In the early months of the COVID-19 pandemic, some U.S. leaders and pundits pointed to hard-hit cities such as New York, Milan and Wuhan as proof that population density was to blame for coronavirus hotspots. But simple density has not adequately predicted the disease’s course in the U.S., where the new coronavirus has spread well beyond urban areas to ravage rural communities and suburbs during the country’s long summer.
Many public health and urban planning researchers agree that the concentration of people within a certain area does not tell the whole story. They note the examples of high-density cities, including Hong Kong, Seoul and Taipei, where robust and widespread interventions (such as social distancing, mask wearing and contact tracing) successfully limited COVID-19 cases and deaths. And studies conducted amid the pandemic suggest that other factors—connections among communities, access to health care and crowding within a small area, for example—can also strongly influence how the disease spreads and how residents fare.
“Since the early days of the pandemic, there have been a number of articles speculating whether COVID-19 will spell the end of cities, [and] some articles suggested that COVID-19 was spurring an exodus from cities to suburbs as a way to escape the ... virus,” says Deepti Adlakha, an environmental health researcher at Queen’s University Belfast. “And from the beginning, these struck me as the wrong questions to ask.”
For one thing, the population density of a city or county does not capture the finer points of how people actually gather within smaller spaces, such as those on college campuses or in individual residential buildings. “Most often when people talk about density and COVID-19, they’re really talking about crowding,” says Shima Hamidi, an assistant professor of environmental health and engineering at Johns Hopkins University. Sometimes crowding occurs when people gather for events such as concerts or parties, notes Ann Forsyth, an urban planner at Harvard University. Crowding can also result from socioeconomic conditions that force many people to live in a small space or from cultural preferences for living in multigenerational households. Buses and other forms of mass transit can also get crowded, even in smaller urban areas.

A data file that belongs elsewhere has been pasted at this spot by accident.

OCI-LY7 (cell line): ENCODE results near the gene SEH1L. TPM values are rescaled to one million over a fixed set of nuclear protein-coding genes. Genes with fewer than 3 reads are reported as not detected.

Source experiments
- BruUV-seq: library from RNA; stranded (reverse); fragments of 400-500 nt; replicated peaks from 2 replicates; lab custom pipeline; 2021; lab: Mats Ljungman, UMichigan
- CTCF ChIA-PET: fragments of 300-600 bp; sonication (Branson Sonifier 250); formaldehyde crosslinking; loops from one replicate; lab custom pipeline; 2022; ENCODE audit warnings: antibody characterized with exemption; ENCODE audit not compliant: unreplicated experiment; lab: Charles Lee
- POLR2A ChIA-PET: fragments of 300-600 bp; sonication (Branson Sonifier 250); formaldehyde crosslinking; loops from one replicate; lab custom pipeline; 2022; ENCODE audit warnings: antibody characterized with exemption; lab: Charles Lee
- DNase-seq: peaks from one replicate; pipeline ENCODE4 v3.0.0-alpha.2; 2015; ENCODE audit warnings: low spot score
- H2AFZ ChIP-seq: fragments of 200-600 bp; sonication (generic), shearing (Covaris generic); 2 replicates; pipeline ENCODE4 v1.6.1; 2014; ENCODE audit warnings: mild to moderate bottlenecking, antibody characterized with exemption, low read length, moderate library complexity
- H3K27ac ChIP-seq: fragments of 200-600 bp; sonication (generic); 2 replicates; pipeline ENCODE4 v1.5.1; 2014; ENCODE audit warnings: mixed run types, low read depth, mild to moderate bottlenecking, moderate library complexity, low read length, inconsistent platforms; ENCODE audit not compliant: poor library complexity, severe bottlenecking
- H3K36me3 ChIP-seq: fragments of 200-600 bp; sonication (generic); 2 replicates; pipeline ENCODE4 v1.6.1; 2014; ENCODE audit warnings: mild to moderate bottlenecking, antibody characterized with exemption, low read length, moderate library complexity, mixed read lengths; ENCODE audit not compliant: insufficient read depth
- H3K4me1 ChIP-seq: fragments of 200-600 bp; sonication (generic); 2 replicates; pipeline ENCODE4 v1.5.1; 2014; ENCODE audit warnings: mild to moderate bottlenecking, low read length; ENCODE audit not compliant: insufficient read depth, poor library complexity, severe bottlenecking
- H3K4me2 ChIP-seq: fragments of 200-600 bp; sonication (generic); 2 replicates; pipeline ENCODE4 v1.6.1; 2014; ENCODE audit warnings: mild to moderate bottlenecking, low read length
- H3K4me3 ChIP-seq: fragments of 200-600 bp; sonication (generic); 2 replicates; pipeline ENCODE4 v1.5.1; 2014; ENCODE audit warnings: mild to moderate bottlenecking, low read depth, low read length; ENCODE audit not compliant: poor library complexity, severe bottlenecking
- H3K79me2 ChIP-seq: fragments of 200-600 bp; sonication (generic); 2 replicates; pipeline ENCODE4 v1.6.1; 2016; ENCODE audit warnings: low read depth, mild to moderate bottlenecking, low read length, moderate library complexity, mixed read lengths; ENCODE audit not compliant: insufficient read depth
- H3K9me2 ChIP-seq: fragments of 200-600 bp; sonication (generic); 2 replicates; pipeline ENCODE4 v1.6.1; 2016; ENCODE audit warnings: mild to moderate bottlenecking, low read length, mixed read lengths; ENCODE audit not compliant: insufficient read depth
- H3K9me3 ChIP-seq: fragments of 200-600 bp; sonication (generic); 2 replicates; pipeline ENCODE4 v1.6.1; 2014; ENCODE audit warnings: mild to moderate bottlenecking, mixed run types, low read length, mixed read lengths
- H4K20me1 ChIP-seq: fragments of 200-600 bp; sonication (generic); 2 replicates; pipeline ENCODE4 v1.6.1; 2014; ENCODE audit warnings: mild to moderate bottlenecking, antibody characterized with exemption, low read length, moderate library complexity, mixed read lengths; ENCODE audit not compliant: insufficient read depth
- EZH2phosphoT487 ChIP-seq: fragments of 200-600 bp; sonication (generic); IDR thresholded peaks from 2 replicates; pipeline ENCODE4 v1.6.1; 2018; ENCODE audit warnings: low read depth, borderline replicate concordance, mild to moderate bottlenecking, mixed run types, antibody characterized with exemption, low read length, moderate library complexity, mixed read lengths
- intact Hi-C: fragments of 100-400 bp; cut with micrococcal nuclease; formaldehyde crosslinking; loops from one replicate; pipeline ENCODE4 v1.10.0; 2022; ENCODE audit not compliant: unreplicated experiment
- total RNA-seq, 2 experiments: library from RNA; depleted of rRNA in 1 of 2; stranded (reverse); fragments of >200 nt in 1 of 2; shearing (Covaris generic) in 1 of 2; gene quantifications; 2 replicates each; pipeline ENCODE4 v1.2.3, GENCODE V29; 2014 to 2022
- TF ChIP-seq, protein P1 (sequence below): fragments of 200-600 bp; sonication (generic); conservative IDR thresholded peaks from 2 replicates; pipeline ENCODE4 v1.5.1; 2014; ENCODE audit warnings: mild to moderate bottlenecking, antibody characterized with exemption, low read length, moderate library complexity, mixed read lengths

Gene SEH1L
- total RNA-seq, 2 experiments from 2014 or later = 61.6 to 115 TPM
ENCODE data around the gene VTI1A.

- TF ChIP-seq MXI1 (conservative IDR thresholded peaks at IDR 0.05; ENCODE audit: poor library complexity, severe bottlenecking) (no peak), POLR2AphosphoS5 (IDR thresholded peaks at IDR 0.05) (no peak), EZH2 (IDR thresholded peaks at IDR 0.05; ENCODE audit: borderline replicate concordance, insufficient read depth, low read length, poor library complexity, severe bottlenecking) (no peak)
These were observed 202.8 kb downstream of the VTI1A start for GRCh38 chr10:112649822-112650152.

Not every crowding situation leads to widespread viral transmission. But some have turned out to be superspreader events in a diverse array of settings in the U.S. These occurrences have included a suburban house party in Connecticut, a biotech conference at a Boston hotel, a Bible study session at a rural Arkansas church, and overnight summer camps in Georgia and Missouri. “The virus can spread very efficiently in crowds. It doesn't seem to always happen, but it can happen,” says Lorna Thorpe, a New York University epidemiologist.
High-density cities may offer more opportunities for crowding. But in Asia, proper public health precautions have spared many megalopolises from the worst. Even in hard-hit New York City, Manhattan has maintained the lowest COVID-19 rates among the city’s five boroughs, despite having the highest population density. Meanwhile some lower-density neighborhoods in Queens and the Bronx have seen higher rates of infection and death.
Hamidi looked at some of the confounding factors—metropolitan size, socioeconomic status of residents, quality of health care and adoption of social distancing—when analyzing how density affects COVID-19 spread and mortality in more than 900 U.S. counties. She and her collaborators at the University of Utah found that county density had no significant relationship with infection rate. In fact, higher-density counties were actually associated with lower mortality rates, possibly because residents were more strictly following social-distancing guidelines or had better access to health care. “If you want to move to a rural area to be safe from getting COVID, maybe [that helps] because you have fewer contacts,” says Brooke Nichols, a health economist at Boston University, who was not involved in the study. “But in terms of mortality, you might actually be at a greater risk because there may not be the services there to support you.”